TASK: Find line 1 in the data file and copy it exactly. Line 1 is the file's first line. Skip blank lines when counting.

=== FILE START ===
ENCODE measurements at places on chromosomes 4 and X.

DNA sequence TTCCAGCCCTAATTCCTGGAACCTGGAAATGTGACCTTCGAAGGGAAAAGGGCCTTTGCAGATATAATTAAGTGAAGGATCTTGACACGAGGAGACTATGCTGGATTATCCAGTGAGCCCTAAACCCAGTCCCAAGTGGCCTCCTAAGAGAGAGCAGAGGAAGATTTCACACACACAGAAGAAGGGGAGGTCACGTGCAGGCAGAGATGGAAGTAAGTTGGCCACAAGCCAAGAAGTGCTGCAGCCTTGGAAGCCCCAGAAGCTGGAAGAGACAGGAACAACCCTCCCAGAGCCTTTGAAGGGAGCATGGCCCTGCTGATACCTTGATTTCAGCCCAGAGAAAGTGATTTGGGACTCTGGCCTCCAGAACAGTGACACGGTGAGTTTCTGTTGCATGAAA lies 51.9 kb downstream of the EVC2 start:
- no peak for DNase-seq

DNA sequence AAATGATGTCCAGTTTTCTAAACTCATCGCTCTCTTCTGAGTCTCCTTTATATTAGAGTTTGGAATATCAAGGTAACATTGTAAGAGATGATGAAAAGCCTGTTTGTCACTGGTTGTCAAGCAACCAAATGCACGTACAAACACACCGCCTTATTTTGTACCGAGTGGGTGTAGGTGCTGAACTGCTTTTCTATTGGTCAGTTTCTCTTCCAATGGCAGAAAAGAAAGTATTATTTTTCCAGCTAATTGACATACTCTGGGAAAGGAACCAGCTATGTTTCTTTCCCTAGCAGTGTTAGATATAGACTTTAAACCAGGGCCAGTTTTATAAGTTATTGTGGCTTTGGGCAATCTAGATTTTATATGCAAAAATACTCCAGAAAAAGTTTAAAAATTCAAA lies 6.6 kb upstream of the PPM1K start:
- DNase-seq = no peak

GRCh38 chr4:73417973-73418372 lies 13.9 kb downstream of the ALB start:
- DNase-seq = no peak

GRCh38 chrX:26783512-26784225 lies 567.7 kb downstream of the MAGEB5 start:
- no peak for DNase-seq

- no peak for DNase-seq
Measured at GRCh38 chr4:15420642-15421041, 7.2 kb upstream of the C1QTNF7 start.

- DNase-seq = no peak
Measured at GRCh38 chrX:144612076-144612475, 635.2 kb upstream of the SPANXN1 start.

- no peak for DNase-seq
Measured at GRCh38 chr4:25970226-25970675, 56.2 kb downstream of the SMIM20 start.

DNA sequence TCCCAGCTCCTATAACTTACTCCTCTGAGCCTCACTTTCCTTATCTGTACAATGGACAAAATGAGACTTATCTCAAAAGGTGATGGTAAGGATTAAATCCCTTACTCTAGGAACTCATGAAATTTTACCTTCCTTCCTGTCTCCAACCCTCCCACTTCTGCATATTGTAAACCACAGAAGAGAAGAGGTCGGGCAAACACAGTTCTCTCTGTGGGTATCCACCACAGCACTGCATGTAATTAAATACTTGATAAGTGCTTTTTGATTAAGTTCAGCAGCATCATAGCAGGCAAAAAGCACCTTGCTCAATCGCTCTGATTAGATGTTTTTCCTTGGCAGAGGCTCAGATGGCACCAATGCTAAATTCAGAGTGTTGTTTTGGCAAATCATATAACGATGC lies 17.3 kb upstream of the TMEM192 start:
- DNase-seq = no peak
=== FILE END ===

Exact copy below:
ENCODE measurements at places on chromosomes 4 and X.